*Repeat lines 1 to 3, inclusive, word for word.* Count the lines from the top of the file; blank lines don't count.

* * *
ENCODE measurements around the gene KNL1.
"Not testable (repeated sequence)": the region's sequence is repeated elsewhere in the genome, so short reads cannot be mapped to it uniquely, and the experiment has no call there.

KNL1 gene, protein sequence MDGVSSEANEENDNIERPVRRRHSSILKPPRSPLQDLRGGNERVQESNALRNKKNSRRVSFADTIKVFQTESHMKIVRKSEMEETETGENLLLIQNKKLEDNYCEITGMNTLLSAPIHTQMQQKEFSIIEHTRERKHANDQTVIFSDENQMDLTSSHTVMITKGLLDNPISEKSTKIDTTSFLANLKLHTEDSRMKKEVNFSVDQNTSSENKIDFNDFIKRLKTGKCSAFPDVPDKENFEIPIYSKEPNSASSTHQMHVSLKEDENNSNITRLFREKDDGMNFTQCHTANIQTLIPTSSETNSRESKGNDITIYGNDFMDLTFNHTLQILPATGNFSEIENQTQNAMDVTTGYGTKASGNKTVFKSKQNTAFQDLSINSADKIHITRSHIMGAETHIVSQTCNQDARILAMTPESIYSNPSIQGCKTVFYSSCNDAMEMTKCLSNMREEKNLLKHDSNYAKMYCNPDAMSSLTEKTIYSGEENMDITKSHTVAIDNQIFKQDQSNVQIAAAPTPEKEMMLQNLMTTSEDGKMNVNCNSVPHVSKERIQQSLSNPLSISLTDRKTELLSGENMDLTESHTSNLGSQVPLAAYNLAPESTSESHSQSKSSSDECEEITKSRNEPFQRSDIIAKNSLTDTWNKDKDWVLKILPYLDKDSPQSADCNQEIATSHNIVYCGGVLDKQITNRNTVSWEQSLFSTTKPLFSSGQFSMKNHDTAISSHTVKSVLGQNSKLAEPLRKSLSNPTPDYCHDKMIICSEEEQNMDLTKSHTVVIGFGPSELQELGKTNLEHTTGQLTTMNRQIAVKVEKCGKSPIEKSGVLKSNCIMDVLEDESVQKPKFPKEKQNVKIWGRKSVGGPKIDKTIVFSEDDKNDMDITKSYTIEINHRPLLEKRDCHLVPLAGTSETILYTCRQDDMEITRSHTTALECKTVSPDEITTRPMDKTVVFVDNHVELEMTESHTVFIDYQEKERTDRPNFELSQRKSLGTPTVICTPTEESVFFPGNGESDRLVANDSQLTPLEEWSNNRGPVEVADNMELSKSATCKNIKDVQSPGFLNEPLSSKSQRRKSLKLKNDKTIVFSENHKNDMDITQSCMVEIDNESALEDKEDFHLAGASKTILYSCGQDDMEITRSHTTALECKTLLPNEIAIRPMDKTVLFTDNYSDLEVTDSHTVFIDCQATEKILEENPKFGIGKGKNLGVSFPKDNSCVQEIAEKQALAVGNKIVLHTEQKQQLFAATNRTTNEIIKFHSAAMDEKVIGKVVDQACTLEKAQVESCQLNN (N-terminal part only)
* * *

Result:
ENCODE measurements around the gene KNL1.
"Not testable (repeated sequence)": the region's sequence is repeated elsewhere in the genome, so short reads cannot be mapped to it uniquely, and the experiment has no call there.

KNL1 gene, protein sequence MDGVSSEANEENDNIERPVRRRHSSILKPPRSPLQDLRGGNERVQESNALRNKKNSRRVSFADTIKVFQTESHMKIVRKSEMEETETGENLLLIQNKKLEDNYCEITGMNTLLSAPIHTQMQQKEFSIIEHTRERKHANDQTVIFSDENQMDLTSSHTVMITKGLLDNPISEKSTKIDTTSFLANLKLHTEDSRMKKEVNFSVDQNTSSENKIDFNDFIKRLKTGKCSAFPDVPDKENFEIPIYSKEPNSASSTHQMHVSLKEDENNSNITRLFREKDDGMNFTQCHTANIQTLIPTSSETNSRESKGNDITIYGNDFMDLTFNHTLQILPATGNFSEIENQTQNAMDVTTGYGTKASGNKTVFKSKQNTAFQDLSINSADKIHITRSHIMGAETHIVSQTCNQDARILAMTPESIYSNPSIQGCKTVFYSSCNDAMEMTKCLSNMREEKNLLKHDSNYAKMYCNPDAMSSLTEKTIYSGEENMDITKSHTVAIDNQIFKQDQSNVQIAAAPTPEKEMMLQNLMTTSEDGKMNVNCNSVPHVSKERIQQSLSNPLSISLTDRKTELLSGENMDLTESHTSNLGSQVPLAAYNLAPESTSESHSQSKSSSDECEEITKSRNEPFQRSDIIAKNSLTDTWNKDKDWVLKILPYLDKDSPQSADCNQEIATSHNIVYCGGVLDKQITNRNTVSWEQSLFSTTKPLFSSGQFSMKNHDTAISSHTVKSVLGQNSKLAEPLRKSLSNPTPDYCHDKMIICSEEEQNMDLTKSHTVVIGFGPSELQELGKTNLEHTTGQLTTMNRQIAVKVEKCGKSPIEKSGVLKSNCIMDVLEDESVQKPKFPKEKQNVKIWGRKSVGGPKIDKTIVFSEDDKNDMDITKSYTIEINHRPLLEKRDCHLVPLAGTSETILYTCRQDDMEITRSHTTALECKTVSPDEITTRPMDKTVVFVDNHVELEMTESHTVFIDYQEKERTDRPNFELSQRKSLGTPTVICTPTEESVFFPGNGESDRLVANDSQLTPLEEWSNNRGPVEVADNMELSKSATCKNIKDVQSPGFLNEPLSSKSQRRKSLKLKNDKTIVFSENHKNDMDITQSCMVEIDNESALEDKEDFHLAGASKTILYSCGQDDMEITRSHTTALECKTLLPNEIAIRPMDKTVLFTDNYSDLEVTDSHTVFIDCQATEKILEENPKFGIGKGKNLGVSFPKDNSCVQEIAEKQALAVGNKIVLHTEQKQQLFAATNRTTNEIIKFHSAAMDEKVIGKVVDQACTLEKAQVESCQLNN (N-terminal part only)